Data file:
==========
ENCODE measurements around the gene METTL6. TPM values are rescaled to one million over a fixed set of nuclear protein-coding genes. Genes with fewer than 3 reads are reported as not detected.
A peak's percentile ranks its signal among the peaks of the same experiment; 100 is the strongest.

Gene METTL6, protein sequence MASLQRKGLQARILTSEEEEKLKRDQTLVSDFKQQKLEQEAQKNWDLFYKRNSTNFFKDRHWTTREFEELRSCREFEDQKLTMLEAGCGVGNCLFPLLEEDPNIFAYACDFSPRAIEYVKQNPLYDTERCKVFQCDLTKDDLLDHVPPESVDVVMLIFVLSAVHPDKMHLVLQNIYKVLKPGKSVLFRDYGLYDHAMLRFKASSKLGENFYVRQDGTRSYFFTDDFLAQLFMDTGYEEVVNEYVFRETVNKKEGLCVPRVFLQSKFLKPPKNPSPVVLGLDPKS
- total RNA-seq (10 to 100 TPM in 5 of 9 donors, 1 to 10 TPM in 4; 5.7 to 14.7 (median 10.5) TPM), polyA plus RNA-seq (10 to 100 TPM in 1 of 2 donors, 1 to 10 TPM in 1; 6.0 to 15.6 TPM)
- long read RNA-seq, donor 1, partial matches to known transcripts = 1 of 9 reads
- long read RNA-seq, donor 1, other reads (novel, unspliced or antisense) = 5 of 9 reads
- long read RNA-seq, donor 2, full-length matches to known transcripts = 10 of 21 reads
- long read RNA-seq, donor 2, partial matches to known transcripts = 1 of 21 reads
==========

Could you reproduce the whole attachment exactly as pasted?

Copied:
ENCODE measurements around the gene METTL6. TPM values are rescaled to one million over a fixed set of nuclear protein-coding genes. Genes with fewer than 3 reads are reported as not detected.
A peak's percentile ranks its signal among the peaks of the same experiment; 100 is the strongest.

Gene METTL6, protein sequence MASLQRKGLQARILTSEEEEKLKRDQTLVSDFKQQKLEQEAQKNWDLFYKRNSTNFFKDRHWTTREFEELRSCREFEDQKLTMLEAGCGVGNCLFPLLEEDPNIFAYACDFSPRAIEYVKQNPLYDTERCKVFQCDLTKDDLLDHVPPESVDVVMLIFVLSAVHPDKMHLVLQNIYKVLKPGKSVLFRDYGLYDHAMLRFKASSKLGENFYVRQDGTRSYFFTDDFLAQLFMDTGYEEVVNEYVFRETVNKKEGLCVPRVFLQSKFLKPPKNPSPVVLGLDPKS
- total RNA-seq (10 to 100 TPM in 5 of 9 donors, 1 to 10 TPM in 4; 5.7 to 14.7 (median 10.5) TPM), polyA plus RNA-seq (10 to 100 TPM in 1 of 2 donors, 1 to 10 TPM in 1; 6.0 to 15.6 TPM)
- long read RNA-seq, donor 1, partial matches to known transcripts = 1 of 9 reads
- long read RNA-seq, donor 1, other reads (novel, unspliced or antisense) = 5 of 9 reads
- long read RNA-seq, donor 2, full-length matches to known transcripts = 10 of 21 reads
- long read RNA-seq, donor 2, partial matches to known transcripts = 1 of 21 reads